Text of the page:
Sanskrit Manuscripts : Cikitsāsārasaṅgraha


Sanskrit Manuscripts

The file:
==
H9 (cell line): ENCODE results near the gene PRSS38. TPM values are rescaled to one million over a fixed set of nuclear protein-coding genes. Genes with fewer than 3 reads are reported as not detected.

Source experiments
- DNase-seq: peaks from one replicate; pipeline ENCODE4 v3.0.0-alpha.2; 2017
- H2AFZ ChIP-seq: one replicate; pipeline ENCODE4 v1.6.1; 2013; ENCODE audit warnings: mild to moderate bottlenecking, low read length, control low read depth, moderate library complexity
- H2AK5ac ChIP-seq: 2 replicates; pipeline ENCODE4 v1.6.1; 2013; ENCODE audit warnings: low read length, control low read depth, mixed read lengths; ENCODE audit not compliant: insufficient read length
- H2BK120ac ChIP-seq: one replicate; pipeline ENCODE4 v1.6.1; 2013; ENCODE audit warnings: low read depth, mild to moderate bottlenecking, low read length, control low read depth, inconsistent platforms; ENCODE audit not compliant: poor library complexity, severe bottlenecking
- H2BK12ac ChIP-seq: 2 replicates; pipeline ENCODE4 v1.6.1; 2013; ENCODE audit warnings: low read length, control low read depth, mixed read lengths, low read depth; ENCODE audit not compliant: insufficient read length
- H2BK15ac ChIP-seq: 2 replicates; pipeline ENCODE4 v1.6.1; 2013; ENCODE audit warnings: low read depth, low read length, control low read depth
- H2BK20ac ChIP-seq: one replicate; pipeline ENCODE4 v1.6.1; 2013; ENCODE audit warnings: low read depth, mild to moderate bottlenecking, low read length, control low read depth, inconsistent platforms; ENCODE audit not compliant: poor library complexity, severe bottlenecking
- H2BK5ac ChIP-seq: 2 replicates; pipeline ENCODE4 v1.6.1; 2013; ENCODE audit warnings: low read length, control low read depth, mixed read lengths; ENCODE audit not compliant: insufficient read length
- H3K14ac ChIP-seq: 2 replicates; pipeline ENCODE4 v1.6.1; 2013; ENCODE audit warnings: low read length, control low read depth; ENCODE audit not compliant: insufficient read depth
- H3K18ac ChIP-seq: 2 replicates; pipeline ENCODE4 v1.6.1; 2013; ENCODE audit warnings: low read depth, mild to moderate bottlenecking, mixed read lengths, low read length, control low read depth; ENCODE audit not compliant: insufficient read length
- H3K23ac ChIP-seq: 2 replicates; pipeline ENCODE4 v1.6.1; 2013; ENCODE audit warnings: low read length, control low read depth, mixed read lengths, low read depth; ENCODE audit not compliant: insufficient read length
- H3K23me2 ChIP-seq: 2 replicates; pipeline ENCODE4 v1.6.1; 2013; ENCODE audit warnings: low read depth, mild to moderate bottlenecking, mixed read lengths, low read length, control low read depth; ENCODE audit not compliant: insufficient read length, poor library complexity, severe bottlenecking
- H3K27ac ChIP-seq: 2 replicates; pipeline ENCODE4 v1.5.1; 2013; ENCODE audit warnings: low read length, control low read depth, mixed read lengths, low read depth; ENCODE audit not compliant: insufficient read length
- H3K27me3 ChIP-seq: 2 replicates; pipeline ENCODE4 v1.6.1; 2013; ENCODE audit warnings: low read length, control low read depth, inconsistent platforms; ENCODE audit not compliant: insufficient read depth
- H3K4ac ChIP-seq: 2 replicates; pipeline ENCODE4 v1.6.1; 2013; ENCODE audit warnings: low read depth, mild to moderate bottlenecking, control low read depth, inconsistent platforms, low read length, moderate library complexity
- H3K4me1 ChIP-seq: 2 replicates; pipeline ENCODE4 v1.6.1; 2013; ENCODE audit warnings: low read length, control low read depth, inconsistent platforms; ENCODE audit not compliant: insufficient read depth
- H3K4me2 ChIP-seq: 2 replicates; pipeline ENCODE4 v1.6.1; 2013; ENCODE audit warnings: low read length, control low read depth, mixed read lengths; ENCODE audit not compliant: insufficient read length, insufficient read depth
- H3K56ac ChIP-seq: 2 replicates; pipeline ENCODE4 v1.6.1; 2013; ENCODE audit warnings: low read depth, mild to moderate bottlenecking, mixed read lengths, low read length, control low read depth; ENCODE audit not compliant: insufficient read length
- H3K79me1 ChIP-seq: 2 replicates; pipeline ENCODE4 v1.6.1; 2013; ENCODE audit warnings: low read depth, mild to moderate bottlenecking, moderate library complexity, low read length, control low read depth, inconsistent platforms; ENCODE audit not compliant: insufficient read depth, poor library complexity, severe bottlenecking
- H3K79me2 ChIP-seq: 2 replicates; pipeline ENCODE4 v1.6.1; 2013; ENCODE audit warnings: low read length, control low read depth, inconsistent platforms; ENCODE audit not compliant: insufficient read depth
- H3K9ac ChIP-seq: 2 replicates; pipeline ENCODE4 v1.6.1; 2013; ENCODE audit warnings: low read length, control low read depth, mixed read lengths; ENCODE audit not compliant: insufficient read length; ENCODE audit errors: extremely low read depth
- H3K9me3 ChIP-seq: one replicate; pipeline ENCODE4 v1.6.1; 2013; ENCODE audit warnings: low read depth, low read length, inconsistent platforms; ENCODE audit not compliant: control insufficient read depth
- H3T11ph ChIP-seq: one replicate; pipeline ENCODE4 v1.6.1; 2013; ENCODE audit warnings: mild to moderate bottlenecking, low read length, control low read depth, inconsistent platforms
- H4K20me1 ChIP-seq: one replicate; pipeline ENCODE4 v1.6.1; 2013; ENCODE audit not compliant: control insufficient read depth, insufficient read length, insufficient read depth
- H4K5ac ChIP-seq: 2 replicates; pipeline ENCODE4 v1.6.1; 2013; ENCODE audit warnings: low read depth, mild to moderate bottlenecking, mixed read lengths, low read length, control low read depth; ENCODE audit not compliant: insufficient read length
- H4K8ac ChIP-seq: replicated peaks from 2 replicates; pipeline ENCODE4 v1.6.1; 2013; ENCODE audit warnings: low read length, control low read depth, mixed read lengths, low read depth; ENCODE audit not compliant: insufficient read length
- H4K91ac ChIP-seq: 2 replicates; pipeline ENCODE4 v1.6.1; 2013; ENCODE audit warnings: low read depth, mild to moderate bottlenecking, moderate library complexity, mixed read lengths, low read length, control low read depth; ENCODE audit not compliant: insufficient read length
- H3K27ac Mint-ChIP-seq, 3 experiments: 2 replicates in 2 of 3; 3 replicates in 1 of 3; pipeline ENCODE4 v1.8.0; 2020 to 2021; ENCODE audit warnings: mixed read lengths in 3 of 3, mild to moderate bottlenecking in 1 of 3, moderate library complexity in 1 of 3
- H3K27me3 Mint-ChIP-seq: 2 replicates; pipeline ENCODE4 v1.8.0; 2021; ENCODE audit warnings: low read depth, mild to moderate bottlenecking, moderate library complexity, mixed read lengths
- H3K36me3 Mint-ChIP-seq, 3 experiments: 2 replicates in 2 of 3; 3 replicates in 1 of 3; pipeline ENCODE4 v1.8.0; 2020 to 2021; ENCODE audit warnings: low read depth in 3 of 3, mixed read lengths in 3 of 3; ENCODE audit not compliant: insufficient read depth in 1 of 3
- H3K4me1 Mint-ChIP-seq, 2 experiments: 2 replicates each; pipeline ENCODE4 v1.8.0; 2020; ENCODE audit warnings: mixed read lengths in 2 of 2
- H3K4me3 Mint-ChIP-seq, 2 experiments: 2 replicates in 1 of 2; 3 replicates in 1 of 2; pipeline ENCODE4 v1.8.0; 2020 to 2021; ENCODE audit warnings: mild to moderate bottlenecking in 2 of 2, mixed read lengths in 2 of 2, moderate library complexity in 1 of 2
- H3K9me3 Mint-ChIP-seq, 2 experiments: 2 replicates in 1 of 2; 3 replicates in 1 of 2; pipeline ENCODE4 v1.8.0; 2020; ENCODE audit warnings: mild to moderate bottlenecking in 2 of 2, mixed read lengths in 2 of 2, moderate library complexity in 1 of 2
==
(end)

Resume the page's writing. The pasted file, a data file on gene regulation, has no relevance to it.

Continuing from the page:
<p style='text-align: justify;'> An incomplete copy of the <i>Cikitsāsārasaṅgraha</i> of Vaṅgasena, a voluminous treatise, mostly in verse, on medicine, also known as <i>Vaidyavallabha</i> or <i>Vaṅgasena</i> after its author (see also Add.1707). The work is arranged in 96 chapters: the first, which is missing in this manuscript, is mostly devoted to a presentation of the basic notions and principles of Āyurveda, while the bulk deals with diseases and their treatment and the final part is divided into chapters on specific remedies (unguents, diaphoretics, emetics, etc.) and materia medica. Vaṅgasena’s treatise is heavily indebted to earlier authorities such as Caraka, Suśruta and, especially, Mādhava, the author of the <i>Rogaviniścaya</i> (also known as <i>Mādhavanidāna</i>), but according to Meulenbeld (IIA: 224) it is not devoid of originality and presents some therapeutic prescriptions and diagnostic methods that are attested here for the first time. In the final four verses of the treatise (known as <i>vaṅgasenotpatti</i>), missing here but preserved in Add.1707, Vaṅgasena declares to be the son of Gadhādara , himself probably a <i>vaidya</i> (physician) mentioned in other medical works. Vaṅgasena is assigned by Meulenbeld (IIA: 228) to the second half of the 11th century and is generally believed to have hailed from Bengal. The final folios of this manuscript (not mentioned in Meulenbeld), possibly bearing the colophon, have been lost, but on palaeographic grounds it can be dated to the 13th century or even earlier, thus being one of the oldest known copies of the <i>Cikitsāsārasaṅgraha</i>. The <a href='' onclick='store.loadPage(656);return false;'>final three folios</a>, unnumbered, contain a table of contents listing the titles of the chapters (<i>adhikāra</i>s) followed by the folio number (<i>patrāṅka</i>), which generally diverges from the present folio numbers by a couple of units, thus suggesting that the foliation was added after the table of contents was completed. The bundle also contains a <a href='' onclick='store.loadPage();return false;'>letter</a> from Julius Jolly, the German Sanskritist and author of a history of Indian medicine, addressed to Cecil Bendall and dated 21 May 1902. Apparently, Bendall had sent Jolly the manuscript asking him to identify the work contained in it. Jolly replies: “My dear Professor Bendall, In reply to your last, I feel quite certain now that your valuable Nepalese medical Ms. is a copy of that bulky medical treatise, the Vaṅgasena (described in 54 of my Medicin).” He then explains that the "first leaf contains an isolated fragment [...] corresponding on the whole to a portion of the Pramehādhikāra". This leaf, the recto of which appears to be blank because the ink has completely faded, has now been moved to what is presumably its correct place in the sequence (see <a href='' onclick='store.loadPage(330);return false;'>f. 277</a>). About the incipit he writes that it is “the second half of verse 357 in the Arśo’dhikāra of the printed text (p. 174): ye ca durnāmajaroga tān sarvān nāśayaty api”, and concludes: “After that, the Ms. agrees on the whole very closely with the printed text, up to the Viṣarogādhikāra (p. 944 of the printed text). This is followed at once by the Rasāyanādhikāra (pp. 946 foll. of the printed edition), a portion of which is given on the three last leaves of the Ms., not however without considerable divergence in detail from the printed text.” Further below, he comments: “Where the Ms. differs from the printed text, it seems generally superior to the latter in correctness and authenticity”. </p>

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